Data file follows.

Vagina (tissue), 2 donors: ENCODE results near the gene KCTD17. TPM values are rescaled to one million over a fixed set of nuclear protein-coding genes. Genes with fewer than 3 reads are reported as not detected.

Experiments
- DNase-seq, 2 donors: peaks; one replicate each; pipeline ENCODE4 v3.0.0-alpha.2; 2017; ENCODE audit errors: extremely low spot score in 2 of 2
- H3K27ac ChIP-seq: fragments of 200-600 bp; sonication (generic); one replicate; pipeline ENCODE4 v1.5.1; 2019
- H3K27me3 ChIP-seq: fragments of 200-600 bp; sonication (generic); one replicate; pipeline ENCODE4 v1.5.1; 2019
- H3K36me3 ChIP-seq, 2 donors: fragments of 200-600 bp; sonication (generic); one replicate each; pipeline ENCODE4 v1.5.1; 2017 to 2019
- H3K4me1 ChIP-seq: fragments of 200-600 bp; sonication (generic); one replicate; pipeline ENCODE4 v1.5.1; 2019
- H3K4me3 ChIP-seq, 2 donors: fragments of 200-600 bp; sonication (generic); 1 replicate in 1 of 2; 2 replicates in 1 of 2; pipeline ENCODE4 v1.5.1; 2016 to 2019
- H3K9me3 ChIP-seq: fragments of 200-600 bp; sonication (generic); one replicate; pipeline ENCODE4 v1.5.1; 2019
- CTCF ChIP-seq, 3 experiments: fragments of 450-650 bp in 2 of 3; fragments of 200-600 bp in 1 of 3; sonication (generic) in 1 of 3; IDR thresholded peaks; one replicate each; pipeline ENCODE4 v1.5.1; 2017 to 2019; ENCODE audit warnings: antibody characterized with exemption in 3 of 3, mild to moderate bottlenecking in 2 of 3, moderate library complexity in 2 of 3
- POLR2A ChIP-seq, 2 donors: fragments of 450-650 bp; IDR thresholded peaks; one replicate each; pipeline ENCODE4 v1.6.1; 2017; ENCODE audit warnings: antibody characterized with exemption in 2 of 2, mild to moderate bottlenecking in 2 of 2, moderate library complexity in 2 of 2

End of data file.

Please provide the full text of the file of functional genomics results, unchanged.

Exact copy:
Vagina (tissue), 2 donors: ENCODE results near the gene KCTD17. TPM values are rescaled to one million over a fixed set of nuclear protein-coding genes. Genes with fewer than 3 reads are reported as not detected.

Experiments
- DNase-seq, 2 donors: peaks; one replicate each; pipeline ENCODE4 v3.0.0-alpha.2; 2017; ENCODE audit errors: extremely low spot score in 2 of 2
- H3K27ac ChIP-seq: fragments of 200-600 bp; sonication (generic); one replicate; pipeline ENCODE4 v1.5.1; 2019
- H3K27me3 ChIP-seq: fragments of 200-600 bp; sonication (generic); one replicate; pipeline ENCODE4 v1.5.1; 2019
- H3K36me3 ChIP-seq, 2 donors: fragments of 200-600 bp; sonication (generic); one replicate each; pipeline ENCODE4 v1.5.1; 2017 to 2019
- H3K4me1 ChIP-seq: fragments of 200-600 bp; sonication (generic); one replicate; pipeline ENCODE4 v1.5.1; 2019
- H3K4me3 ChIP-seq, 2 donors: fragments of 200-600 bp; sonication (generic); 1 replicate in 1 of 2; 2 replicates in 1 of 2; pipeline ENCODE4 v1.5.1; 2016 to 2019
- H3K9me3 ChIP-seq: fragments of 200-600 bp; sonication (generic); one replicate; pipeline ENCODE4 v1.5.1; 2019
- CTCF ChIP-seq, 3 experiments: fragments of 450-650 bp in 2 of 3; fragments of 200-600 bp in 1 of 3; sonication (generic) in 1 of 3; IDR thresholded peaks; one replicate each; pipeline ENCODE4 v1.5.1; 2017 to 2019; ENCODE audit warnings: antibody characterized with exemption in 3 of 3, mild to moderate bottlenecking in 2 of 3, moderate library complexity in 2 of 3
- POLR2A ChIP-seq, 2 donors: fragments of 450-650 bp; IDR thresholded peaks; one replicate each; pipeline ENCODE4 v1.6.1; 2017; ENCODE audit warnings: antibody characterized with exemption in 2 of 2, mild to moderate bottlenecking in 2 of 2, moderate library complexity in 2 of 2